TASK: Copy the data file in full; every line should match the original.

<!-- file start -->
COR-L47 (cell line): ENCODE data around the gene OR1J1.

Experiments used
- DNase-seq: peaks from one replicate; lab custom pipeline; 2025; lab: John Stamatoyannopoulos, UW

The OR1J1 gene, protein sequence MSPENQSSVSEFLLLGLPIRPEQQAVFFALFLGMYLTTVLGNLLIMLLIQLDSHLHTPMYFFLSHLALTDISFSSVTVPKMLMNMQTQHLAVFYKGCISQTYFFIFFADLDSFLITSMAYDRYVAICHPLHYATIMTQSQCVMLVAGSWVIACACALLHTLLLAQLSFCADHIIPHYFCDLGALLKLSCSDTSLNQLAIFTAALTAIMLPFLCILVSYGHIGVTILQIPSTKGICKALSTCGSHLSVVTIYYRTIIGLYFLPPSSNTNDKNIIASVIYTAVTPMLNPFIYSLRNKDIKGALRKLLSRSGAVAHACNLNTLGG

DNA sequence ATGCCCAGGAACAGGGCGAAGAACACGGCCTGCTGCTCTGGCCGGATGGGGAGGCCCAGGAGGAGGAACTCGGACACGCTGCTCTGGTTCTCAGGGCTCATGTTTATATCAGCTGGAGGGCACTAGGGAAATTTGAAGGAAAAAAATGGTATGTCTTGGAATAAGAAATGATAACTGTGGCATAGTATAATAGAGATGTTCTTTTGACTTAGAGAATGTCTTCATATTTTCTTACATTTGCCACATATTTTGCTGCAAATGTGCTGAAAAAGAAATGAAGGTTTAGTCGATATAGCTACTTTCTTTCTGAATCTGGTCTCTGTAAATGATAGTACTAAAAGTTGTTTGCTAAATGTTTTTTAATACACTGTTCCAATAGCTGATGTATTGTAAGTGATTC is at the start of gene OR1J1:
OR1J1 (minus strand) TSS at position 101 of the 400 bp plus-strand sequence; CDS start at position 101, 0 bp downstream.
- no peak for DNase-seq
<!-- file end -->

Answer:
COR-L47 (cell line): ENCODE data around the gene OR1J1.

Experiments used
- DNase-seq: peaks from one replicate; lab custom pipeline; 2025; lab: John Stamatoyannopoulos, UW

The OR1J1 gene, protein sequence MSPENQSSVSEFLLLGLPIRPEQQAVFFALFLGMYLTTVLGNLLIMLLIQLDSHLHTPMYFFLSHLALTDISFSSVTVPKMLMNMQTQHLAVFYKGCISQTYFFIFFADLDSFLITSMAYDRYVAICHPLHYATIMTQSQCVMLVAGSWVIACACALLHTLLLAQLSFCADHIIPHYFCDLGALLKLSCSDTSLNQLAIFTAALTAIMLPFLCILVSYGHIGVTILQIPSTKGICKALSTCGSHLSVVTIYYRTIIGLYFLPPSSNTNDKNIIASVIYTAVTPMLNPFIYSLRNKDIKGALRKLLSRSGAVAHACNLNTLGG

DNA sequence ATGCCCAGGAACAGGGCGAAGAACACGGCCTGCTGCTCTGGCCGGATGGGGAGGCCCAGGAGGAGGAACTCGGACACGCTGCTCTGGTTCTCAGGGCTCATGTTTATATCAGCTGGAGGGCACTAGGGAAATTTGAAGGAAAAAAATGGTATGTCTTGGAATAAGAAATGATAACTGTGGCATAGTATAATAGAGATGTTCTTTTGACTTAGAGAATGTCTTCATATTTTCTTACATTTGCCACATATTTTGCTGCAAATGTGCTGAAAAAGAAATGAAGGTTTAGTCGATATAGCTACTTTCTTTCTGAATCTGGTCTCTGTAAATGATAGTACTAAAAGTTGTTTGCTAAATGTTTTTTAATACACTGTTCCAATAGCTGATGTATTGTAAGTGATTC is at the start of gene OR1J1:
OR1J1 (minus strand) TSS at position 101 of the 400 bp plus-strand sequence; CDS start at position 101, 0 bp downstream.
- no peak for DNase-seq